Times like these I'm really grateful to be a parent.





(And yes, he's a little young for The Simpsons, but this episode seemed okay for him--the one where Bart becomes a jazz musician and Lisa adopts half of the city animals.)

Slugfest

Jun. 30th, 2005 06:54 am
falcongrrl: (Default)
Beast Boy has been buying entirely too many pet slugs.*

The first one ate the microwave, Raven's cape, and all the food in the house before Beast Boy trapped it in Robin's sock. He tried to put the second on Robin's cape, but the cape was much too strong for the slug to eat.

Each of the first two slugs had 100 babies so now there are 200 baby slugs in the house!

Now, Beast Boy has also had a couple of Captain Morgans and Cokes, due to a rough day (all the slugs, maybe?) and so he's lying on the sofa. He did take a break, however, to buy four more slugs; obviously, the ethanol has seriously impaired his judgment.

Raven has caught one of the slugs in her room.** She's pissy because it just ate her force field.

I, Starfire, am recording this for posterity so that if/when the slugs eat us all alive, someone will have heard of our plight. My green super-vision allows me to see them well, so I'm hitting as many with fireballs as I can, per Robin's instructions, but there are just too damn many of them.

To further complicate things, the baby living with us just ate my lipstick and is handing it to Beast Boy saying, "Daddy. Wook. Mouf. Mine." Even though I tried to put her on the potty, she just peed on the floor. More mess to clean up. Maybe the slugs will drink it.

Robin is harassing Beast Boy about his penchant for slugs. Oh, wait, he's turning to me now.

"Um, Starfire?" Robin says.

"Yes?"

"The slug's on the baby's head."

"Well, you'll have to get it off. I can't hit the baby in the head with a fireball."

Beast Boy's on the phone with his mom now. The baby's eating Doritos and trying to put lipstick on me. Robin's playing with a styrofoam container, and I'm...well, I don't know what I'm doing--but in a minute, I'm sure I'll be required to hit a few slugs with my fireball power.

All in a day's work.



*The slugs are NPCs.

**Raven is also an NPC.
falcongrrl: (Default)
It feels like a long time since I've written in here. This week has been a difficult one with the kids, to the point where I just haven't known what to do. Dave made an offhand comment in a moment of frustration about us being 'crappy parents,' and that's stuck with me. I know that he didn't really mean it, and yet there's a part of me that thinks that he did, that it was one of those rare, uncensored, blatantly-honest moments.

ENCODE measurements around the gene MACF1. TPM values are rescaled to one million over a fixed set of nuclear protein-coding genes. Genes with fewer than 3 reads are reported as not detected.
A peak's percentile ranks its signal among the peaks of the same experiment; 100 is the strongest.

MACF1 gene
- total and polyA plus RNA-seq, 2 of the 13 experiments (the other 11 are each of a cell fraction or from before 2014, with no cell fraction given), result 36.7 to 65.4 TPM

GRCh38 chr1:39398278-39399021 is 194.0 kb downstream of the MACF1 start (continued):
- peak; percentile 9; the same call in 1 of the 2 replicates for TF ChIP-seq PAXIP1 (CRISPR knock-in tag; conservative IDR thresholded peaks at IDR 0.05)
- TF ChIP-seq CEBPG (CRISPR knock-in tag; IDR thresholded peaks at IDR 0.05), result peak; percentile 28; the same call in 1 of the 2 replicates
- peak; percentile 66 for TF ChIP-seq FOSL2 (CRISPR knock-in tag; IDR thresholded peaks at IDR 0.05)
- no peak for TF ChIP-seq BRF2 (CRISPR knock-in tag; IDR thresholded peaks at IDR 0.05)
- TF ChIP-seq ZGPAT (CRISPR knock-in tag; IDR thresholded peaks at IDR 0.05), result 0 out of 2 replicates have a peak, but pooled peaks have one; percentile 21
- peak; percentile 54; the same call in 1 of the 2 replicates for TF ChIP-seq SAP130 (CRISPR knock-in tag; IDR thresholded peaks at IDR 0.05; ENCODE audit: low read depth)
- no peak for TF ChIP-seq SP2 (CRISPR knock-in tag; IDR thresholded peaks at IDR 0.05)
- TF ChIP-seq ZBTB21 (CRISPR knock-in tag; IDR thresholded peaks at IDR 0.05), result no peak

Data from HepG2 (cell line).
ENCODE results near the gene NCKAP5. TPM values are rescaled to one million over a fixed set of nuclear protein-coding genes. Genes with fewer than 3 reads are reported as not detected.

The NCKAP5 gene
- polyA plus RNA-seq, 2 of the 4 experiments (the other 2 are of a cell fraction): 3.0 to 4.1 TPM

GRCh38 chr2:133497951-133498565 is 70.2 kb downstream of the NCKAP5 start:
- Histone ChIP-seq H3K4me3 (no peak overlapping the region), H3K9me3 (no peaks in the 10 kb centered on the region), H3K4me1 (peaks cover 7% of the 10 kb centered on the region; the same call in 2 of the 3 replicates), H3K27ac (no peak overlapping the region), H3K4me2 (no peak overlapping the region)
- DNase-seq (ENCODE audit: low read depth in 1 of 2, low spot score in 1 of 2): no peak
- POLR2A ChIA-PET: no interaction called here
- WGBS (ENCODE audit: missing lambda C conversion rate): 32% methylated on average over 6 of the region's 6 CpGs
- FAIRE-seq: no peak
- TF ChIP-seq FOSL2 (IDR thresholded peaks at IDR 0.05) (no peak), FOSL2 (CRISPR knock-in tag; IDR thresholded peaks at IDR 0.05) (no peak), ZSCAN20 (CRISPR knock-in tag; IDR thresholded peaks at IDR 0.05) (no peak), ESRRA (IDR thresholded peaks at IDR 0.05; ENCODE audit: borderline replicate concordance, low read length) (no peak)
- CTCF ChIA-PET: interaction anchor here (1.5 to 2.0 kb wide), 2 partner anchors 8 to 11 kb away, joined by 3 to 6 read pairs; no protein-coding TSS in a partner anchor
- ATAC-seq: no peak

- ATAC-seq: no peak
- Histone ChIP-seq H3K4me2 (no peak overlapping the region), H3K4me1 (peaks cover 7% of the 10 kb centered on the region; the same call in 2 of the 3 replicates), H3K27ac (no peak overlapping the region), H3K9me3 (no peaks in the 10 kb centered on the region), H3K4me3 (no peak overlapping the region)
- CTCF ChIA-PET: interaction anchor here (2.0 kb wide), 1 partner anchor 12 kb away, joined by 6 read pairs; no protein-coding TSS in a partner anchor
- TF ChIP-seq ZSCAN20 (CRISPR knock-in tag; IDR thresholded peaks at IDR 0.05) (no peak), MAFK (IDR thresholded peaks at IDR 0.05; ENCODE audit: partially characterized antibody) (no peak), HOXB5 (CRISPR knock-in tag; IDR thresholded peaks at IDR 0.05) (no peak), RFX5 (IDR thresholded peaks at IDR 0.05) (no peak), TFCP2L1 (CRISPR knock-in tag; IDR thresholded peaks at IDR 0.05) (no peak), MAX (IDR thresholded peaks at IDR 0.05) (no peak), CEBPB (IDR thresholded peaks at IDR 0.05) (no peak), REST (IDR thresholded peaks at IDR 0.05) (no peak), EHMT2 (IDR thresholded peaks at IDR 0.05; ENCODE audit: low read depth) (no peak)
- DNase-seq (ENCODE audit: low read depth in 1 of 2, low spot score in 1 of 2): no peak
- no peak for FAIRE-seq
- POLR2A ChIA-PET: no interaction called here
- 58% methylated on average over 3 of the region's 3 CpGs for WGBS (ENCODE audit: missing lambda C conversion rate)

Part of me thinks that parenting is meant for those ESTJ souls, for those of you who are familiar with the MBTI. Dave and I are both INFPs, the gentle, mildly-obsessive dreamers either retreating into fantasy or questing after something in reality. Parents are meant to be planners, administrators, not hapless folks who'd rather be taking an art class or writing a poem (incidentally, he's the first; I'm the second).

At the same time, I feel that parenting is making me stretch and grow as a person, sometimes kicking and screaming, but it's still happening. I'm much more vocal than I used to be, much less afraid of making a fool of myself, much more willing to laugh at my mistakes. I've learned to shrug off a lot of what's not really important (granted, this is still an ongoing process) and to surround myself with folks who have a baseline level of emotional health, who energize rather than drain me. I don't know if I would have been able to learn these lessons if I hadn't had to, and parenting was/is/forevermoreshallbe a huge part of that process.

But then the ambivalence comes, that little voice that says, 'It's all about you, isn't it? What about the children, for god's sake? The truth is that my kids aren't easy--whether the blame for that is genetic or environmental, the end result is the same. The truth is that I want them to grow into healthy, happy individuals--and that I often don't have the faintest idea of how to go about that process. Or, conversely, I think that I do--but it involves refashioning myself into someone so foreign, so different from the 'me' I construct normally, that it seems nigh impossible.

Or maybe that's a cop-out?

I'm going to disable comments, because I worry that lately this journal has turned into a bit of a whine-fest, with different ones of you feeling like you have to pop up and reassure me, and I don't want that to become some weird dysfunctional pattern. At the same time, it's melancholy that sends me running to the keyboard, typing in order to make sense of my (admittedly mishmosh) internal and external life(lives).

So, thank you, all of you, for reading. And thanks to those of you who have crossed over into that select section of the monkeysphere: those of you who love me, whom I love back. There are far more of you in that list than I deserve, frankly, but I'm selfish enough to...well...not care. ;-)

Have a good weekend everybody, especially [livejournal.com profile] zyll_art, who's been in my thoughts all week after her daughter's surgery.

Love.

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falcongrrl